Everything you need to know about German adjective endings

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The German language has become popular not only in Europe but also to other parts of the world because of its cultural essence and its versatility. With German universities taking ground in Germany, a person needs a proficiency in the German language to be able to pursue education from one of the top universities. While you have learned the basics of the language from the Best German Language Institute in Delhi, and have gone through the skills to flaunt those compound nouns, it’s time that you take a step forward and see what else German has in store for you. One of the major challenges that the German language creates its learners to overcome is that of adjective endings.

What makes the German adjective endings so complicated?

It is a true adage that the devil lies in the details. Here are four factors that make the adjective change their endings every now and then:

  • The gender of the nouns: masculine, feminine and neuter
  • The singularity or plurality of the nouns
  • Whether the article is definite or indefinite
  • The case: nominative, accusative, genitive or dative

In English, none of these factors are required to change the adjective endings. For example, the word ‘beautiful’ remains as it is. See: a beautiful woman, the most beautiful house, a beautiful movie, beautiful flowers; the singularity or the gender does not affect the adjective beautiful in any way. We know it’s daunting but achievable.  Before you look at the below tips, go through some German adjective endings examples that will make you understand the difference and help you grasp them as well.

Determine the form of an article

In order to determine the right form of an article, you need to take two factors into consideration:

  • The gender of the noun
  • The case of the noun

While you memorize the gender of a noun with a dictionary by your side, look for these four cases:

  • The nominative case generally is the subject of a sentence
  • The accusative case of the object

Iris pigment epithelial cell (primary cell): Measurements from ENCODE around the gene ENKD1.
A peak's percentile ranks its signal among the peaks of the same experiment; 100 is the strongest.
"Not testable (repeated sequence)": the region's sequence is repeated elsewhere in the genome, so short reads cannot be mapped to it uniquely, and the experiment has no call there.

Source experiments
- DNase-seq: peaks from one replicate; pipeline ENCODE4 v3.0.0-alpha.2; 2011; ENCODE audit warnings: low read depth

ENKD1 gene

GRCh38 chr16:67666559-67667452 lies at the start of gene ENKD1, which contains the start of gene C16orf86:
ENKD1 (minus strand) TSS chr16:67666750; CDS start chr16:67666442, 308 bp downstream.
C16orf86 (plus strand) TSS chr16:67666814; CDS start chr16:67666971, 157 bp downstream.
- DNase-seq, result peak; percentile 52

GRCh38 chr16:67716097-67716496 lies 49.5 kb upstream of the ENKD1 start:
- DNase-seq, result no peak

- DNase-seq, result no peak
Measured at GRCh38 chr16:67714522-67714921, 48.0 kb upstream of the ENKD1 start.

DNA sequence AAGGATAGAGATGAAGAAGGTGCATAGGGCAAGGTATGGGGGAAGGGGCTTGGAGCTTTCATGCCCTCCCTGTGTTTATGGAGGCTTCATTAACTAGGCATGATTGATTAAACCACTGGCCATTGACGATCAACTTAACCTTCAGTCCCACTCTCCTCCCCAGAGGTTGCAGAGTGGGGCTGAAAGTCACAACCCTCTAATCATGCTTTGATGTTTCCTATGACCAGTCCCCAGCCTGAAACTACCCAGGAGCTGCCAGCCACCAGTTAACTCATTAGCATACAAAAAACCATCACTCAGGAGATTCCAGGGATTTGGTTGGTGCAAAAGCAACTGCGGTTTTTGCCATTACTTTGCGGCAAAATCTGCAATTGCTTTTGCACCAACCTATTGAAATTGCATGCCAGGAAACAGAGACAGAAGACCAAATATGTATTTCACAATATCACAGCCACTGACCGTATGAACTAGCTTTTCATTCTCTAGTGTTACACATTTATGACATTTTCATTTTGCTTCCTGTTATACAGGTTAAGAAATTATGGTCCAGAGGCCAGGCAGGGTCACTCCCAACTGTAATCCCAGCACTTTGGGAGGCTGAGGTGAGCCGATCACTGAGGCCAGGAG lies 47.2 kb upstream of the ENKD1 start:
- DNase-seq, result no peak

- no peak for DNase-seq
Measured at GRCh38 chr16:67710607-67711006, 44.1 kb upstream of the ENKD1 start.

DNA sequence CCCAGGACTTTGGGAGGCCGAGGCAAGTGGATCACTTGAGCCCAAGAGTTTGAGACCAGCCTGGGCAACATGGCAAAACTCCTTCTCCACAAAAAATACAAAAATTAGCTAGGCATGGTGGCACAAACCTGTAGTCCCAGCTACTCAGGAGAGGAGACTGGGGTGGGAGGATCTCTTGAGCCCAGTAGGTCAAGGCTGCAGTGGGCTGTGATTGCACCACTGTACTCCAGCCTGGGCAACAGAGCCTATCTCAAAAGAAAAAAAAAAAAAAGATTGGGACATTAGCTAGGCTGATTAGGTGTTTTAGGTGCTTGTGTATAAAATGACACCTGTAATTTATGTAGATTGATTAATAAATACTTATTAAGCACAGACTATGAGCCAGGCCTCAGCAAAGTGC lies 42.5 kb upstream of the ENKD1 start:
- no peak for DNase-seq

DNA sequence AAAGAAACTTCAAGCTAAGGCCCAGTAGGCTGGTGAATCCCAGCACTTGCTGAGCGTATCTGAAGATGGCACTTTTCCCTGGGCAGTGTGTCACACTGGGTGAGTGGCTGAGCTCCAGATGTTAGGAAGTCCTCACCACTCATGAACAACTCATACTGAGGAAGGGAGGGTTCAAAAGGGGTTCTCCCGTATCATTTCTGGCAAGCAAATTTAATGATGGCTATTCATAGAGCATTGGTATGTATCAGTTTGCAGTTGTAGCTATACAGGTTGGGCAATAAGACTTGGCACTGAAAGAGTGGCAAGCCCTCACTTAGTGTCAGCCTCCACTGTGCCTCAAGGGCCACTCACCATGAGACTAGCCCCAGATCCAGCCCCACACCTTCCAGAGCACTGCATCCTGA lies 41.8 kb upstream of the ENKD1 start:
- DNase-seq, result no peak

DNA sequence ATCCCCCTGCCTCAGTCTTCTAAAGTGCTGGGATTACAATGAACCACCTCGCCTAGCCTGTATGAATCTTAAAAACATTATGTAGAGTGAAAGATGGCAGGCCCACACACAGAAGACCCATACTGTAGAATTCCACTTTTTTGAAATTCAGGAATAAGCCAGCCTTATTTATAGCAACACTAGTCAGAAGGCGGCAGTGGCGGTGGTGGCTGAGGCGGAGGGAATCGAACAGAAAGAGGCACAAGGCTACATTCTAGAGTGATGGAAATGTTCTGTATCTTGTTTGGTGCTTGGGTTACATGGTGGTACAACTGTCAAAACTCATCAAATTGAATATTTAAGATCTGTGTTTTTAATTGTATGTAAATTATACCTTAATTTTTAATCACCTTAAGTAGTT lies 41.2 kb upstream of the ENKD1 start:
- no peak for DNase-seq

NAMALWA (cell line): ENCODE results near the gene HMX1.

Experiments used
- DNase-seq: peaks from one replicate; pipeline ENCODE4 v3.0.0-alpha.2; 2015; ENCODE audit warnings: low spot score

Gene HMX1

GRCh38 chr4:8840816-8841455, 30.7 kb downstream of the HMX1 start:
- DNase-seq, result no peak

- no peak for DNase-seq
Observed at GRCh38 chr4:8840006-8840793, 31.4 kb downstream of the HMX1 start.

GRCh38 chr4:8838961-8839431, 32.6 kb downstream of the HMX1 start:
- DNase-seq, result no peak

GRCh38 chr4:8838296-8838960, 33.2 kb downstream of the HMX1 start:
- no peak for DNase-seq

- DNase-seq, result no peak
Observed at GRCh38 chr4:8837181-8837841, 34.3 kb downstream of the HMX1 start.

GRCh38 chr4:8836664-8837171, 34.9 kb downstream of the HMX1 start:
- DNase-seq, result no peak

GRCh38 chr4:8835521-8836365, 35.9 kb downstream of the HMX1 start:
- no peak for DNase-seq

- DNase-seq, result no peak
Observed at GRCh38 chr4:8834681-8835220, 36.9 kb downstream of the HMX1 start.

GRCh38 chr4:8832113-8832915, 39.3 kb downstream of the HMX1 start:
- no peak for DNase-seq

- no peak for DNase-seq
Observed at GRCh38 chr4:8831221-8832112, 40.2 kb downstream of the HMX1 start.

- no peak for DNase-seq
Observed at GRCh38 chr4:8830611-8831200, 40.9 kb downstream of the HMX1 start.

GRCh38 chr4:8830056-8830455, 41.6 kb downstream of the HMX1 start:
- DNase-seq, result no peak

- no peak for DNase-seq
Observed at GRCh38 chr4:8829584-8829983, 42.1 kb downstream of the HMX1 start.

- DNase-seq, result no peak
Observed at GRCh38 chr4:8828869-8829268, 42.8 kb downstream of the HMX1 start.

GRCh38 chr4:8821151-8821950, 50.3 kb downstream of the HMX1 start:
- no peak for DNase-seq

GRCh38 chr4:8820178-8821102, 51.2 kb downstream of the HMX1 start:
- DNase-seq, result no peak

• The dative case if the indirect object
  • The genitive case adds the word ‘of’ in a sentence

When you go through the German adjectives list, keep the below table handy to learn the correct application of these adjective endings:

Masculine

Gender

Feminine

Gender

Neuter

Gender

Plural noun
Nominative

Case

DerDieDasDie
Accusative

Case

DenDieDasDie
Dative

Case

DemDerDemDen
Genitive

Case

DesDerDesDer

Find the accurate adjective ending

Adjective endings can be categorized as strong and weak depending upon the usage of the article. Use strong ending after the indefinite article, and a weak ending after the definite article.

Look for these three cases to apply a strong ending to your adjective:

  • Indefinite articles
  • kein/keinen/keine
  • possessives

Here we have a strong ending table to help you learn faster:

MasculineFeminineNeuter
Nominative-er-e-es
Accusative-en-e-es
Dative-en-en-en
Genitive-en-en-en

Also, have a look at the weak ending table:

MasculineFeminineNeuter
Nominative-e-e-e
Accusative-en-e-e
Dative-en-en-en
Genitive-en-en-en

Once you take a good look at these tables and memorize and understand them by heart, you will find it easier to play with German adjectives and make use of the real time.

Conclusion

You can look for a German adjectives list to help you understand the rules of German grammar better. German adjectives can be hard to play with, but once you get a hold of it, no one can stop you to master the language and attain a high level of proficiency. For more insight, take up a German language course in cp and get a good grip of the language.

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